[Coral-List] Teaching Mega-Fauna to eat Invasive P. Volitans

Damien Beri beridl at g.cofc.edu
Sat Mar 12 14:02:58 EST 2016


Thanks for your input.  

Here I will propose a series of argument points that seem most critical, followed by my conclusion based on what I have heard this far. Thank you for your time, please read what I have wrote thoughtfully and fully.  Please do not skip over parts or sections you don't understand, as each aspect and sentence is critical.  If you don't understand something please let me know, we all have different ways interpretation. 


We aren't going to stop people from hunting Lionfish.  

Carribean dive industries will not give up spearing Lionfish.

We know average grouper sizes needed for effective biocontrol on Lionfish is negligible in the Carribean, as the average size of grouper is 178g respectfully, when it needs to be 1000g<

Humans introduced Lionfish; our interaction with them goes beyond, "should we hunt them," we are responsible for them.

Lionfish cannot be "fished" for by rod a reel.  They are also the only species of fish that people can use diving equipment to hunt, for the most part.  This makes your average Joe diver able to effectively hunt, kill, and promote predator interactions on a more regular level.

Culling of Lionfish on reefs has shown positive increases in natural predation on Lionfish.  I will provide a video in which I prove that Groupers, barracuda, and sharks will seek out Lionfish for divers to kill.

Regardless of whether we feed Lionfish to sharks, morays, or groupers, the act of hunting the Lionfish has unarguably proven to increase dangerous and "scary" interactions with natural predators.  Whether we leave the Lionfish dead/injured on the reef, or take it to the surface we are seeing increased reports of diver to predator interactions, some being dangerous.

If one wants to argue that we should keep Lionfish in a container on a dive, than that's by far the most absurd argument there is.  Last year a student was dragged to their death by their "Lionfish container."  Why would you cover yourself in the smell of dead fish?

The fact of the matter is, we need to implement select regions where dive industries and non-profits can make money off of the tourism attractions this activity provides.  However, people should be aware of what they are going into as we can never fully predict the outcome.  I wouldn't be surprised to see companies like PADI begin to offer certifications for Lionfish feeding, a two week course seems pretty lucrative.  We need to, as a community developed and effective way to manage this activity.  Perhaps an NGO non-profit that certifies and regulates this activity of "predator feeding," while allocating profits to more research on the topic, instead of people bashing the idea right away because "your not an expert."  The people who I worked with doing this were the ones who started it.  By no means are they an expert, but by no means do we have a scale to compare this "expertise" to!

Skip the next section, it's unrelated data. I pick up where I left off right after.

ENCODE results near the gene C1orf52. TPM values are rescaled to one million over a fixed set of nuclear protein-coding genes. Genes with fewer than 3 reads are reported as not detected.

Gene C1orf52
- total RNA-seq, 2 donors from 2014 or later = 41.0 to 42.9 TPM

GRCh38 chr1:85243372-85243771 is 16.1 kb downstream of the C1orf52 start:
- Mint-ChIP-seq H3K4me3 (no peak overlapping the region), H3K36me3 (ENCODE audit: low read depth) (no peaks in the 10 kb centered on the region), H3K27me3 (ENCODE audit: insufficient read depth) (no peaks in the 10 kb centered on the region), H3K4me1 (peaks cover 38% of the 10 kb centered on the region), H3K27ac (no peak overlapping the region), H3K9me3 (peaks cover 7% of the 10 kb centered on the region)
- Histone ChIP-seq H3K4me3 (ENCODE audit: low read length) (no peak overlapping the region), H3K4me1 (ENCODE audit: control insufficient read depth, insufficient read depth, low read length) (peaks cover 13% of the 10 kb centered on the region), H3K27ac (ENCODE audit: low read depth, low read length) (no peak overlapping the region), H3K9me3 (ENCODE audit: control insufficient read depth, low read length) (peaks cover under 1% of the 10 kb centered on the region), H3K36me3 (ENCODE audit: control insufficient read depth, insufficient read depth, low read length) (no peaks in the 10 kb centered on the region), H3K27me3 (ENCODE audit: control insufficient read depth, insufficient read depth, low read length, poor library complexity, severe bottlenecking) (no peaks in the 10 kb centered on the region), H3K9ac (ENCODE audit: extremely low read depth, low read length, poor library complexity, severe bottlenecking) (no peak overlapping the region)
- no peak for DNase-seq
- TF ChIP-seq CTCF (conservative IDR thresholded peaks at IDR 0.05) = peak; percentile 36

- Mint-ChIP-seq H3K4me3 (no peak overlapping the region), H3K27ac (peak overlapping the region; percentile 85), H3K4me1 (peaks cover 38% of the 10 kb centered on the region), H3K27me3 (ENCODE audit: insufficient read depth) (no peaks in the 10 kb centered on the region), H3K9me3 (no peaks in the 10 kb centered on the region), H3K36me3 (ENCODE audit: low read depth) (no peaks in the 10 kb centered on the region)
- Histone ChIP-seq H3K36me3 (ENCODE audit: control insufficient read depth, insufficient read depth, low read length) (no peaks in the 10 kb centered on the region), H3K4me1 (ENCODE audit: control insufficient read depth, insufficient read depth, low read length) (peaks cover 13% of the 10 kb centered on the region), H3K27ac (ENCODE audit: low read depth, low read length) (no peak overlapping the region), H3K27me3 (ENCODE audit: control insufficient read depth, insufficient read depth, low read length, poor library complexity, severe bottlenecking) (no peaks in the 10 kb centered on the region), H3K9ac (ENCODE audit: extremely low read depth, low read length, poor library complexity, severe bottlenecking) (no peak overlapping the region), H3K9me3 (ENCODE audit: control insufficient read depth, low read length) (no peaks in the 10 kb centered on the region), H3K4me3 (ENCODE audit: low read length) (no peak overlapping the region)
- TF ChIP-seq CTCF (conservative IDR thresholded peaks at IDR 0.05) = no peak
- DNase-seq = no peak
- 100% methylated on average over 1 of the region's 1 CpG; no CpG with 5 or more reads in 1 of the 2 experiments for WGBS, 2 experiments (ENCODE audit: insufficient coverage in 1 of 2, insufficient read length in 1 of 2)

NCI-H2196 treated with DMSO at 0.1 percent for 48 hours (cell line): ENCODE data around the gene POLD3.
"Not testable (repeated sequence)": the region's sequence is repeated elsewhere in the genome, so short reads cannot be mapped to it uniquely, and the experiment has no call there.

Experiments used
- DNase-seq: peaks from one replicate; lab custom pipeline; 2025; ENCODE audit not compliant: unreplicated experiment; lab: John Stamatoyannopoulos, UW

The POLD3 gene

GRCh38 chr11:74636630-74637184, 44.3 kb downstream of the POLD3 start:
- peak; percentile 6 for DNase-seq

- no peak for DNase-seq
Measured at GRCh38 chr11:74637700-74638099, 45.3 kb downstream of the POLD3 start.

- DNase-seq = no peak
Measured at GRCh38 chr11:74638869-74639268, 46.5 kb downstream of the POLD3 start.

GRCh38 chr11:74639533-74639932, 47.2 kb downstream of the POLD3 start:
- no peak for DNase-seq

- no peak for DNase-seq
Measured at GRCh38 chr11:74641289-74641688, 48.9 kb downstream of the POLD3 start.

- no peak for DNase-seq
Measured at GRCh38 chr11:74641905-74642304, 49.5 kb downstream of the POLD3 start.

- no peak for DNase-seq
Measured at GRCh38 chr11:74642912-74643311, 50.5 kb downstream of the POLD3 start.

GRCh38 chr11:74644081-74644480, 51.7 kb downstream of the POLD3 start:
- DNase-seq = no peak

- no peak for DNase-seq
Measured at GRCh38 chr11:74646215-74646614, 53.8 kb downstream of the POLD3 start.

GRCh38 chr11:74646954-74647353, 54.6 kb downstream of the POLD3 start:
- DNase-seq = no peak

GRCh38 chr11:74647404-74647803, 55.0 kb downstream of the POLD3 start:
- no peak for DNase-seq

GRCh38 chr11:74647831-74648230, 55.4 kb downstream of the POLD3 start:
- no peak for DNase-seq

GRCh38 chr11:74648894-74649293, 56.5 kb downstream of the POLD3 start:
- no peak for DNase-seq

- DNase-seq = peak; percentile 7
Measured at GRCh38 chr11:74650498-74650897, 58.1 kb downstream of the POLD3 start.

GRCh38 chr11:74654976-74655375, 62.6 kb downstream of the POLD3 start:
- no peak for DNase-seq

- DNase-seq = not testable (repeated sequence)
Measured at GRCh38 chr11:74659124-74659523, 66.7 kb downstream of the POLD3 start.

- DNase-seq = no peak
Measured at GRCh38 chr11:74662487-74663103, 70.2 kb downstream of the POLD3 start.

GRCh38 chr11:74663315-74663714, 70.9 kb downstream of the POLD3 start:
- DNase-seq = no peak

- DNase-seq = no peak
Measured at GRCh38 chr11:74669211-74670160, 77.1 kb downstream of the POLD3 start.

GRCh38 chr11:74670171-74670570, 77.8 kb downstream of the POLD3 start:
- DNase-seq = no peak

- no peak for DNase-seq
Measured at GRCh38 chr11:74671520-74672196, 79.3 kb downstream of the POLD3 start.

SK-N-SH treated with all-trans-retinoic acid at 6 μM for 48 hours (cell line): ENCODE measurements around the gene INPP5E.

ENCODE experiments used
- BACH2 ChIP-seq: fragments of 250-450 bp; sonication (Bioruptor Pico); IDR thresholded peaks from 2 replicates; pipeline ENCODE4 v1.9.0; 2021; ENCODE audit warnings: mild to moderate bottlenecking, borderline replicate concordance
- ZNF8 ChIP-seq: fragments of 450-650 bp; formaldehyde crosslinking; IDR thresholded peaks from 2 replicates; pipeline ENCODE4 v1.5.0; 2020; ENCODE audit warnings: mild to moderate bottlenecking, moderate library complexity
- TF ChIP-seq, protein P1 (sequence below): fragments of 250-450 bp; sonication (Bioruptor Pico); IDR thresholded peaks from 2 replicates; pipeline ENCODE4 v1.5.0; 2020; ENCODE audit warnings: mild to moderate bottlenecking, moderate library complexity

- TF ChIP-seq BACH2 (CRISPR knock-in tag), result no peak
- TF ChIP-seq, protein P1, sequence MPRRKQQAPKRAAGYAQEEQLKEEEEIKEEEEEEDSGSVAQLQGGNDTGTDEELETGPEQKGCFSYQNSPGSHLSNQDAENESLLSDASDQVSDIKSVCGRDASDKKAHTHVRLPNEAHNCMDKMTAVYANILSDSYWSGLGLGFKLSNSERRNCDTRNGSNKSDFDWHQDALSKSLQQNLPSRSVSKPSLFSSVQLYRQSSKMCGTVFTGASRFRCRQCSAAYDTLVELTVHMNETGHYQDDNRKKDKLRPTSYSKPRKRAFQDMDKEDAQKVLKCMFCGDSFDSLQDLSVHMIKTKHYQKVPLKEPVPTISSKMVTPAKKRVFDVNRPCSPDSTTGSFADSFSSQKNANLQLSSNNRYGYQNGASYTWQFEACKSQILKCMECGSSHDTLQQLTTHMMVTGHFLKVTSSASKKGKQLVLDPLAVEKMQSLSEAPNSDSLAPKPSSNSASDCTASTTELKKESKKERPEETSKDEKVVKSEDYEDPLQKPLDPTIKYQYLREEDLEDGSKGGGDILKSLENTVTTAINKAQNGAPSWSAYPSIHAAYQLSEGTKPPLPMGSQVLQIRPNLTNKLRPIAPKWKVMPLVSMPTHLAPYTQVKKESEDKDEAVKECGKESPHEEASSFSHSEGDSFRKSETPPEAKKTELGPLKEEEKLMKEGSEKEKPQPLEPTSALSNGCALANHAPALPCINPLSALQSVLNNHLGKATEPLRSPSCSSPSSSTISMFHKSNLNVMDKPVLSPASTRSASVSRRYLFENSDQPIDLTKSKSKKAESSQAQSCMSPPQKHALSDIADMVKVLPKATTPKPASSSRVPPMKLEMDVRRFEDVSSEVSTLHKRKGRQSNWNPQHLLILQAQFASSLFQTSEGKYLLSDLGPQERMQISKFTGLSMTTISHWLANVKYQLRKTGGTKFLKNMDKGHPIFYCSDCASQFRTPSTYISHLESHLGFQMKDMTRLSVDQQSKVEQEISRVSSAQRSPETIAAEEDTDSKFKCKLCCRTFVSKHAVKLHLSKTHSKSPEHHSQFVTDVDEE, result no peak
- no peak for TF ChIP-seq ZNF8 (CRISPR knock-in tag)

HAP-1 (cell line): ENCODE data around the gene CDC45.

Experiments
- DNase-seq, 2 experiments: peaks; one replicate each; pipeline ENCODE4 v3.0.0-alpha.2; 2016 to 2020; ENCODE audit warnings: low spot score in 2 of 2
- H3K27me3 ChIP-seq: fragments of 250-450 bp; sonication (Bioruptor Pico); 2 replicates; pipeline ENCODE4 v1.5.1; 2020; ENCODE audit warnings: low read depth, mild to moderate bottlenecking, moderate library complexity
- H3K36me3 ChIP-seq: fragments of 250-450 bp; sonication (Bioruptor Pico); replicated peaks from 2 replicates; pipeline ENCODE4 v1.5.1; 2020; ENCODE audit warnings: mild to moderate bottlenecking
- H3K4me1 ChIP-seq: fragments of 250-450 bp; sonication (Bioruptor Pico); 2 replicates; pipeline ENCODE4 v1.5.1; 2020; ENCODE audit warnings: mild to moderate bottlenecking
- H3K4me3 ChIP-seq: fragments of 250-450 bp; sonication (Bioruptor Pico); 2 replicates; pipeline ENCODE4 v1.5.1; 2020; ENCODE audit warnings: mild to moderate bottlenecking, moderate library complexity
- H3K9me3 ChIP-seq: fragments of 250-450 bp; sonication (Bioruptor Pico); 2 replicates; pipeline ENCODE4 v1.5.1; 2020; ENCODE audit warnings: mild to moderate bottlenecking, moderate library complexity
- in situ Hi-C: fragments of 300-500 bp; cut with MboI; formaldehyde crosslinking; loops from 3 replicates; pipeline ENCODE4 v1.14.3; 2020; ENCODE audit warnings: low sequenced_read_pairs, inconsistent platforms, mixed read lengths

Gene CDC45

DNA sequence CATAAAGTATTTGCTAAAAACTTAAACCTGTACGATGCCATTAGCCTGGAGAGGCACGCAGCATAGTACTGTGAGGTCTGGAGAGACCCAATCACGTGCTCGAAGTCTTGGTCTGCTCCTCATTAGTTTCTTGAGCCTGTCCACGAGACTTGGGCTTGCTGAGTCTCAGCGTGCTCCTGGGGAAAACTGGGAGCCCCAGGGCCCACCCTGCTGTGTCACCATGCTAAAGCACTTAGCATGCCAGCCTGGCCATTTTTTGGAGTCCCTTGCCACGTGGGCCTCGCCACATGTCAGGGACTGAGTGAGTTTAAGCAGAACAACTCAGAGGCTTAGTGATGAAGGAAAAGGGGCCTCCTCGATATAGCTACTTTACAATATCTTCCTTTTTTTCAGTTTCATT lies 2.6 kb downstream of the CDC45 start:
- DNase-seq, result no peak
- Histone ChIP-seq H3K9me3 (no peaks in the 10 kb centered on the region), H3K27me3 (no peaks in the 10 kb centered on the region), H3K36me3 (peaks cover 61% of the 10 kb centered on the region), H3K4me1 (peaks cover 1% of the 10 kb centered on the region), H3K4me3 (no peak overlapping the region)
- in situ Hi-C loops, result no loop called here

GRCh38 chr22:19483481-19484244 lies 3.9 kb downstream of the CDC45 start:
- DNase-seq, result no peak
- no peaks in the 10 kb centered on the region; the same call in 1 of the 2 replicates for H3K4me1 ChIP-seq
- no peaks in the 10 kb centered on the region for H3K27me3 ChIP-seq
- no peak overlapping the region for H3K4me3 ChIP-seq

I see no scientific study that proves that more dangerous diving interactions between predators and divers are a direct result of said predators being directly fed by humans.  On the contrary, these predators, when stimulated by; smell, spear action, and diver presence, actually get more aggressive when they know their is edible, injured fish around, and they can't find it because it's mixed in with a group of divers inside someone's container or on the end of a spear.

Warm regards,

Damien Beri


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